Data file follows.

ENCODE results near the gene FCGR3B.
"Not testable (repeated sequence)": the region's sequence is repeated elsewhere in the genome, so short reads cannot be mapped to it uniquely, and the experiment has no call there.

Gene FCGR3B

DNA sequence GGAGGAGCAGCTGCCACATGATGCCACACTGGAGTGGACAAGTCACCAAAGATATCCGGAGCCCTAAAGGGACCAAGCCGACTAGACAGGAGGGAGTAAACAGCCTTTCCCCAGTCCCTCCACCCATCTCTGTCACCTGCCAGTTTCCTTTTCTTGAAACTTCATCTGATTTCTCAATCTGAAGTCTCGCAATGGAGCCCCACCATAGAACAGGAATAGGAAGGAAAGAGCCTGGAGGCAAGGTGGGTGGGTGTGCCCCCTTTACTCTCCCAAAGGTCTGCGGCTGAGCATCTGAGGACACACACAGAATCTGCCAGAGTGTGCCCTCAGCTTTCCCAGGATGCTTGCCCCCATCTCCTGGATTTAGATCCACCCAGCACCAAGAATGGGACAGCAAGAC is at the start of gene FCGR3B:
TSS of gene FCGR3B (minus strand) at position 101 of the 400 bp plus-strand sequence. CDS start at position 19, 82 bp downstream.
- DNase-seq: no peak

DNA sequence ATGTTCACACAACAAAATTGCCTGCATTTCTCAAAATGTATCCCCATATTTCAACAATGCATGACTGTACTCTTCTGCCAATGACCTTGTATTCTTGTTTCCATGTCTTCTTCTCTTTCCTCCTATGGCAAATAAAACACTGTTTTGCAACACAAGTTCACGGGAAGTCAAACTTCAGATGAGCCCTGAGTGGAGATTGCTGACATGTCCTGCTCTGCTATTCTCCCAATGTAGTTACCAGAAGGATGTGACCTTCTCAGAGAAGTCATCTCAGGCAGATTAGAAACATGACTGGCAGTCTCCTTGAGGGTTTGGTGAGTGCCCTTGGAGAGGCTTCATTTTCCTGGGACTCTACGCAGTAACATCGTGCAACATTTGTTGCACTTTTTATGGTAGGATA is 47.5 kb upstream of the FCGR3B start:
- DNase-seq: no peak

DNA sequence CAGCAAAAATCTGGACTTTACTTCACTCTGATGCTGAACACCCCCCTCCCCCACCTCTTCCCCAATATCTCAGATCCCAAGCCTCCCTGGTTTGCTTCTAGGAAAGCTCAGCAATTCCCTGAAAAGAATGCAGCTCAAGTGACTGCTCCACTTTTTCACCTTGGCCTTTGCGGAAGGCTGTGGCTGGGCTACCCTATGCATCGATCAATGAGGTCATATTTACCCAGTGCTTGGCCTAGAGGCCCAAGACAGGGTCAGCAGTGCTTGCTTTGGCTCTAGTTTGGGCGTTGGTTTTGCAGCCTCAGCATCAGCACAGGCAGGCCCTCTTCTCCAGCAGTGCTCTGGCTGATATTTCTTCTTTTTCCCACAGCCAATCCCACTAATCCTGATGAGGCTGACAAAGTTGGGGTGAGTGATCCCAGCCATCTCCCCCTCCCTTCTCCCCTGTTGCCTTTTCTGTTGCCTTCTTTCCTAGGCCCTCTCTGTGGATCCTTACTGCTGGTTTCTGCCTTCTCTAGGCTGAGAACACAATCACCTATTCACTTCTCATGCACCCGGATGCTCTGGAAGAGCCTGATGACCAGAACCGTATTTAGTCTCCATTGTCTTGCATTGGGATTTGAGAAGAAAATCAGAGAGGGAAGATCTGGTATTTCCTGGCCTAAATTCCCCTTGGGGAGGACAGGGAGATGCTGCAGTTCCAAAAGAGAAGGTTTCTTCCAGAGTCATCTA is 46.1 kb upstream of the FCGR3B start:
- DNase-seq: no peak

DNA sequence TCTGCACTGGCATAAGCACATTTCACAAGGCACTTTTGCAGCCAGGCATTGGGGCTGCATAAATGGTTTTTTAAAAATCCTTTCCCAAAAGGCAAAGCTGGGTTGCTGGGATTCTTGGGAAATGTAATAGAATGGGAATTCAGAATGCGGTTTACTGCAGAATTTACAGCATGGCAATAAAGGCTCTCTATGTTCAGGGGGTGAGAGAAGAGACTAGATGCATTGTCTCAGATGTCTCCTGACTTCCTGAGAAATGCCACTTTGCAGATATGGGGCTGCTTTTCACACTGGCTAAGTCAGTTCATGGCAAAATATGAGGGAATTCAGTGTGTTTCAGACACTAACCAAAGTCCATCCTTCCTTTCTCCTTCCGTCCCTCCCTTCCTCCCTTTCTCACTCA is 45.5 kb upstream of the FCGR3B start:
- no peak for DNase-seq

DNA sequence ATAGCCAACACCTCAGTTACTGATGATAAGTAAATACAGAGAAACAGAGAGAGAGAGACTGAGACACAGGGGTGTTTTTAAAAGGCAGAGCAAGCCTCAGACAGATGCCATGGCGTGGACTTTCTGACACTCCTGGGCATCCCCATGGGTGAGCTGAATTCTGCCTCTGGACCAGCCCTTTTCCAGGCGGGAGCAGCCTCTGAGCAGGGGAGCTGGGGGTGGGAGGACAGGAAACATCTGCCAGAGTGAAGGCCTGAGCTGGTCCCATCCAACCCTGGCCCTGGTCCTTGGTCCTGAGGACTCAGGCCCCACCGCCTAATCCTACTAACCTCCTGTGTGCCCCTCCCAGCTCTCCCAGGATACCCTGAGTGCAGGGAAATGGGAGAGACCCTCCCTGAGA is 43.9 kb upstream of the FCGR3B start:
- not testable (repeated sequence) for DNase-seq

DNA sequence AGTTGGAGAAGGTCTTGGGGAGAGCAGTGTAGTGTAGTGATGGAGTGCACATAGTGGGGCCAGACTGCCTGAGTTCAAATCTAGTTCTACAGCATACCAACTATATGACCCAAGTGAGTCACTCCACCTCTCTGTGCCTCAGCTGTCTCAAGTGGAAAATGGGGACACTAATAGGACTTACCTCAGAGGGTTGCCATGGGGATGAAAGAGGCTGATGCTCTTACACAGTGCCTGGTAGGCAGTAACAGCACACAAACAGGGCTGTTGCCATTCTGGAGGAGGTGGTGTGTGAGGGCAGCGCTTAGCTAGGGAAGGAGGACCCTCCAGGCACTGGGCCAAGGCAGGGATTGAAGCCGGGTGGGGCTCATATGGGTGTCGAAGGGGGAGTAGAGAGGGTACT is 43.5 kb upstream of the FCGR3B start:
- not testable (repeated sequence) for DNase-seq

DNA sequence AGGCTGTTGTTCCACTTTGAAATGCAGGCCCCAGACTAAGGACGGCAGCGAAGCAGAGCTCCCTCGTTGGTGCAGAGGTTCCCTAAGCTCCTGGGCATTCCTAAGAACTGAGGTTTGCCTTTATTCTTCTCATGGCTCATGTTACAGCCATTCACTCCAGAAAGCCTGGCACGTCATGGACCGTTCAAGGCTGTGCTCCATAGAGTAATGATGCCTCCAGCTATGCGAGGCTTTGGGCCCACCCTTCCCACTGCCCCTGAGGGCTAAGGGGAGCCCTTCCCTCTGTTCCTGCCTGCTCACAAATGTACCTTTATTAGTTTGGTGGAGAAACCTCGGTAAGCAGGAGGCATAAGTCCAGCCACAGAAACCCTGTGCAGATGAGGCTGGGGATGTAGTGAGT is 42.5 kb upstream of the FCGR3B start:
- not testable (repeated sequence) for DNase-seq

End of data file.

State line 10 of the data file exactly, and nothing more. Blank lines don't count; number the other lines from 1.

- DNase-seq: no peak